The cabinets themselves had some canned and boxed food, which Carrie was grateful for. The apartment seemed to be safe from looting, unlike other small houses and stores that may have been more accessible. She’d torn through everything in the apartment, finding anything she thought may have been useful in the long run. She’d taken half of the sustainable foods and thrown them into a suitcase she had found in the closet of the bedroom, just in case she needed to make an escape. Being able to wheel it around—at least in her thought process—might be helpful. She kept it by her window exit, along with her backpack, just in case she needed a quick escape.
Along with the food had gone supplies found in the bathroom—some simple over-the-counter medicine, razors, a few extra bottles of body soaps, feminine products. The bedroom also held some treasures in the amount of clothes the woman had, as well as the extra handgun in the bedside table drawer. Thank God for the South, she had thought to herself, finding the extra rounds and gun. That had gone in her backpack, however, for easier access.
Carrie had also taken the bedroom to rest. There was some blood on the sheets, but she had easily swapped them out for fresh linens, trying to ignore the thoughts of sleeping in a bed where the woman had likely died. She shoved the guilty thoughts out of her head as she traded her bloodied and dirty clothes for clean ones one the women’s closet and stole some for her suitcase and backpack.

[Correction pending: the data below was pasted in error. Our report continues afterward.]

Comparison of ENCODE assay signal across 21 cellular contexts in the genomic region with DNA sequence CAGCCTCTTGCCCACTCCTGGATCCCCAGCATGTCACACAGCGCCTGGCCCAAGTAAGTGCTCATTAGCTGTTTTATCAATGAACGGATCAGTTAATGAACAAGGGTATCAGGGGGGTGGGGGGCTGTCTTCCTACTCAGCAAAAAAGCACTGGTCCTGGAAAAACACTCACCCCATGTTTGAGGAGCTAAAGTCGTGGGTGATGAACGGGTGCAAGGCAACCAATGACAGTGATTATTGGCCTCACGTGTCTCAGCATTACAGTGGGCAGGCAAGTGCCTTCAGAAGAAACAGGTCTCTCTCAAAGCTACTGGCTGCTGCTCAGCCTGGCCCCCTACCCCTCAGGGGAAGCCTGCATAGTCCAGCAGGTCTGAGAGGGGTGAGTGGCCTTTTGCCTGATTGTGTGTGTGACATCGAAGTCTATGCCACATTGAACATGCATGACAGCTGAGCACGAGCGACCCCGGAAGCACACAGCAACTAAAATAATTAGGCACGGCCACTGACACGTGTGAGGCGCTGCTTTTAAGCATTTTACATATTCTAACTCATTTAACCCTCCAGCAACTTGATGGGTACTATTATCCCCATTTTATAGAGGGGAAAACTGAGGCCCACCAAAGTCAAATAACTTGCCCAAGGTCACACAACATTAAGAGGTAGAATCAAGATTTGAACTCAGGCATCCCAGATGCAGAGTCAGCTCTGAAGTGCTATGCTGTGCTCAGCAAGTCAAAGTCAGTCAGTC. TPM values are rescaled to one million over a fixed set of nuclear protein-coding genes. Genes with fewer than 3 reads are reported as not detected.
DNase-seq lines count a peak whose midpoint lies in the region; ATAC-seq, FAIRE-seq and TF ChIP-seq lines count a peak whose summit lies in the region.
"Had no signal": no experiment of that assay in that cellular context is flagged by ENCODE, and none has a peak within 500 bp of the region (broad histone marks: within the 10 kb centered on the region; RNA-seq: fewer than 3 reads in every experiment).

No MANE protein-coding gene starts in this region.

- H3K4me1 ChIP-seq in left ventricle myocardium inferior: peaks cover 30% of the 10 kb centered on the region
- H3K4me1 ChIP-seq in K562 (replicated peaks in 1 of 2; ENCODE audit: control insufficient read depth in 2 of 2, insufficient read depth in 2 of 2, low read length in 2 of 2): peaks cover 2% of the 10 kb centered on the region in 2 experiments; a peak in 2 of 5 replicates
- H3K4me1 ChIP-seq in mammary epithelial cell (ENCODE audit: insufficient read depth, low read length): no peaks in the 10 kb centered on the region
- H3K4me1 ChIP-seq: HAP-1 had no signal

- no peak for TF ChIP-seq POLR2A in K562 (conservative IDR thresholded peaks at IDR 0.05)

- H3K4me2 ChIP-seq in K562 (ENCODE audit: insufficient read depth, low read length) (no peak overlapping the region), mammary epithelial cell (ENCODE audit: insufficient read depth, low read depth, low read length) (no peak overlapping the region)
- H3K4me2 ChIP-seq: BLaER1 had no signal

The power last for three days after arriving. She was able to take advantage of the shower and plumbing still, but she knew that the water reserves would deplete eventually, to a point of not people able to use it, so she had only showered once, trying to ignore the disgusting feeling of her long, greasy hair. She at least felt somewhat clean, since she used the body wash and wet-wipes to clean herself instead.
She tried to eat the perishables in the fridge first before diving into the canned and boxed food. Fresh meat and vegetables were still there, although after losing the power, her ability to use the electric stove died. Still, she ate as much as she could, resisting the tempting urge to start a fire in the middle of the living room.